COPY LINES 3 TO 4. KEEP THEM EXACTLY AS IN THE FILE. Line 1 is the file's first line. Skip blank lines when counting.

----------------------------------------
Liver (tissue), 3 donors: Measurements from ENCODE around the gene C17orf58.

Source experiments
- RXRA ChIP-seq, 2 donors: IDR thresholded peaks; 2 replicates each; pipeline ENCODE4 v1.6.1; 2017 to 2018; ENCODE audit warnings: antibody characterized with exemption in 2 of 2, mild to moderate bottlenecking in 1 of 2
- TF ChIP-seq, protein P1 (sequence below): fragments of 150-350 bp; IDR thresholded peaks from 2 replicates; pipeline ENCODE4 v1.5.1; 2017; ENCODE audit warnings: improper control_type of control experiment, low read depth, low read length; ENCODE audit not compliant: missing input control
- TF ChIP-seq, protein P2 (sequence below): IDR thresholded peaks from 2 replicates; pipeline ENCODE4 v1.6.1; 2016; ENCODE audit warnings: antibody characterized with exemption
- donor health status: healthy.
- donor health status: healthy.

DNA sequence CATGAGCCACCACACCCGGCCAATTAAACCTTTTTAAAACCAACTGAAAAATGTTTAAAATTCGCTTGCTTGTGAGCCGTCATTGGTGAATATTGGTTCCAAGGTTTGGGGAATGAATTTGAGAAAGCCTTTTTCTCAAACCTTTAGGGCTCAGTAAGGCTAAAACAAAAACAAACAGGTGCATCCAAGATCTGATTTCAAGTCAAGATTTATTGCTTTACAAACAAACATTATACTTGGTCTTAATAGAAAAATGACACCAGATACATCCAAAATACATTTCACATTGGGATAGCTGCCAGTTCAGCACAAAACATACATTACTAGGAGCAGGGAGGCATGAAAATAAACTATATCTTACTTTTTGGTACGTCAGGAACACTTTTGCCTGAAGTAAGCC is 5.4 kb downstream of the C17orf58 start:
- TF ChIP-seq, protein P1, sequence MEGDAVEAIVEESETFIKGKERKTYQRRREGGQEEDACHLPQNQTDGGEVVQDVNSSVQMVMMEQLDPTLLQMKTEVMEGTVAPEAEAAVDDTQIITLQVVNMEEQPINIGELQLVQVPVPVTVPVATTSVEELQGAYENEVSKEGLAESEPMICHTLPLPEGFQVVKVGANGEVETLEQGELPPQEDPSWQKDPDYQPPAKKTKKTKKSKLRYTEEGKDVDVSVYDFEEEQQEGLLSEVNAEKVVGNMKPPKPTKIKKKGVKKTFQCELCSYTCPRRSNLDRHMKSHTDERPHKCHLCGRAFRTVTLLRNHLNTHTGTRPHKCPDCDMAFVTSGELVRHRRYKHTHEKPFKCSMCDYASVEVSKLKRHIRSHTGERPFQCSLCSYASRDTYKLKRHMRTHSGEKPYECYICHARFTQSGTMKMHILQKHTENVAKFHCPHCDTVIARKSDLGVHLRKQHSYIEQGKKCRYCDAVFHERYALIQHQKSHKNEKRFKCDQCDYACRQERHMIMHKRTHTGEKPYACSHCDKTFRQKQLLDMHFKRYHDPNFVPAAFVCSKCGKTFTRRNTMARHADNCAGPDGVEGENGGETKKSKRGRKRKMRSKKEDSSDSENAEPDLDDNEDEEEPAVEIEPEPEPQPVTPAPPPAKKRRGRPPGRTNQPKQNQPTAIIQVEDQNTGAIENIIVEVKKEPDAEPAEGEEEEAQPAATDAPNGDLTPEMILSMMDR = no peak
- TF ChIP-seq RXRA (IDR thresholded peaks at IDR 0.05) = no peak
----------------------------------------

- RXRA ChIP-seq, 2 donors: IDR thresholded peaks; 2 replicates each; pipeline ENCODE4 v1.6.1; 2017 to 2018; ENCODE audit warnings: antibody characterized with exemption in 2 of 2, mild to moderate bottlenecking in 1 of 2
- TF ChIP-seq, protein P1 (sequence below): fragments of 150-350 bp; IDR thresholded peaks from 2 replicates; pipeline ENCODE4 v1.5.1; 2017; ENCODE audit warnings: improper control_type of control experiment, low read depth, low read length; ENCODE audit not compliant: missing input control